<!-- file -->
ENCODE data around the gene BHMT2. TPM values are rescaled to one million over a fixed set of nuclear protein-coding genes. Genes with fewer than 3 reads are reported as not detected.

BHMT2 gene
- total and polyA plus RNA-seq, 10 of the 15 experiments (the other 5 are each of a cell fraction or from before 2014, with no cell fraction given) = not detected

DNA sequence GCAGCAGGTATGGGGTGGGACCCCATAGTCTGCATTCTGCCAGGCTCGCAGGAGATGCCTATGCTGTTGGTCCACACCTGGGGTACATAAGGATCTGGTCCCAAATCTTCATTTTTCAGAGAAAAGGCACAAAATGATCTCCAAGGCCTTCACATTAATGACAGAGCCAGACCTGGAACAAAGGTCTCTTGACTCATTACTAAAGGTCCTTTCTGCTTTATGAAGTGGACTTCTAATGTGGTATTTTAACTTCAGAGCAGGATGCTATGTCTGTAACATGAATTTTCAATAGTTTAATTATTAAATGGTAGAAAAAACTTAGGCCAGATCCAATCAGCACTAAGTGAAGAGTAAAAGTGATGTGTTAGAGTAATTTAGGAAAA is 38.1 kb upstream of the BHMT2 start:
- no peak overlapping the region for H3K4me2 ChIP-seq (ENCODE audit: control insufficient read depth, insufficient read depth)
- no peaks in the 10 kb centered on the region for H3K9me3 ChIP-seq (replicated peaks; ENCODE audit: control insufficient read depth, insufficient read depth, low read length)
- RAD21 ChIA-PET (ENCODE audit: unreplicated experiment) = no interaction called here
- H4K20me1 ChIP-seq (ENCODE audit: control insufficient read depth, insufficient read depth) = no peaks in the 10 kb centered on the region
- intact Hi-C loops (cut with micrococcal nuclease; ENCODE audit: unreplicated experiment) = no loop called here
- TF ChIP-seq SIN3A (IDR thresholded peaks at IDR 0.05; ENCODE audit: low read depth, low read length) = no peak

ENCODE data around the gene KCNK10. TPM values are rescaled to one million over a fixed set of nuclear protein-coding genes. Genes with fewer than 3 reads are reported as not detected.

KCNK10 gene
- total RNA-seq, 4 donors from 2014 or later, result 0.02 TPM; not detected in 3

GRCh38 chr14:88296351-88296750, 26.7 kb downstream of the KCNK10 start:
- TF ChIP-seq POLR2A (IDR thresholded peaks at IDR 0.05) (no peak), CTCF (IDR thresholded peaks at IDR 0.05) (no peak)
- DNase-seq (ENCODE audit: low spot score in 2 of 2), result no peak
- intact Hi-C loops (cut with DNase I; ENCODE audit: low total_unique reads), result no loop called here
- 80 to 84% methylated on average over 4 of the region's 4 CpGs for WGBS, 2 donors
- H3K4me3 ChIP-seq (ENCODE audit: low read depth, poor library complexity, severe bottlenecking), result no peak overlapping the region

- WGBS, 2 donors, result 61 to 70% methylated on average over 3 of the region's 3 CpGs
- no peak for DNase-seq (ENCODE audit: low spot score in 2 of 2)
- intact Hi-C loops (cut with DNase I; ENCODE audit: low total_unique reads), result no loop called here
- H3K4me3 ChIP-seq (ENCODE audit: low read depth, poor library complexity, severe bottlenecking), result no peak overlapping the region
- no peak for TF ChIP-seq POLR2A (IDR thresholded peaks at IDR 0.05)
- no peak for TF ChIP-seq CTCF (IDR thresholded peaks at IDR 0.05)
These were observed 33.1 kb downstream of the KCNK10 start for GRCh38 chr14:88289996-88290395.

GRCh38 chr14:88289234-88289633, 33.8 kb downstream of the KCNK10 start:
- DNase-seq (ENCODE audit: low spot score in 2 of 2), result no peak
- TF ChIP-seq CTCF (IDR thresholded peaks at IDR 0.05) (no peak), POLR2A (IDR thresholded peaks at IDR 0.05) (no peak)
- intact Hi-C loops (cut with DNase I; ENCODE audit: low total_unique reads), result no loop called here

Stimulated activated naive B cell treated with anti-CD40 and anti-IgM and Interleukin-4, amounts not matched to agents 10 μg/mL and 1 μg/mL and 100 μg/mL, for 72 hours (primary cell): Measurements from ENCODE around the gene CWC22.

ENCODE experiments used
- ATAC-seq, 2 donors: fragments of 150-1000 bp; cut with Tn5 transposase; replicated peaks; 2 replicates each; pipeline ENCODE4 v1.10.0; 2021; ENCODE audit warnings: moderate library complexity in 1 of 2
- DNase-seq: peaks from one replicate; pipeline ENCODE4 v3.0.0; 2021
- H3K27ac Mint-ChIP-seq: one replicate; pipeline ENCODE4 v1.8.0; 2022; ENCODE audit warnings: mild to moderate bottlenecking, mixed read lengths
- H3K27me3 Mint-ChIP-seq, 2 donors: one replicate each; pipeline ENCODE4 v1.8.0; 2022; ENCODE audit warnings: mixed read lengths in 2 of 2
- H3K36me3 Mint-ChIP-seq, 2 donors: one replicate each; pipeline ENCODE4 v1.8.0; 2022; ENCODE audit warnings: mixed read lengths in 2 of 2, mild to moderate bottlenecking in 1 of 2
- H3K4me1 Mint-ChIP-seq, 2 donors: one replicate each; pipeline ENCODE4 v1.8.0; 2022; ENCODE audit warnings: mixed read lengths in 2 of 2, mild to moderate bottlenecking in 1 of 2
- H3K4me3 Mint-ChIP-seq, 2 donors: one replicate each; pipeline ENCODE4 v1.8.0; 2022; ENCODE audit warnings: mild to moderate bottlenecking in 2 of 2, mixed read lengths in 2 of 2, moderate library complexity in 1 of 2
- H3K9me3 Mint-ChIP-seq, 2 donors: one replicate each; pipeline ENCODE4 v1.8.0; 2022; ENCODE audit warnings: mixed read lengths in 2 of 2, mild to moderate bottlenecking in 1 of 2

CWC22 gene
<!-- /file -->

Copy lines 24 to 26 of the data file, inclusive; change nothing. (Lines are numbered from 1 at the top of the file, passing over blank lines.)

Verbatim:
- no peak for TF ChIP-seq POLR2A (IDR thresholded peaks at IDR 0.05)
- no peak for TF ChIP-seq CTCF (IDR thresholded peaks at IDR 0.05)
These were observed 33.1 kb downstream of the KCNK10 start for GRCh38 chr14:88289996-88290395.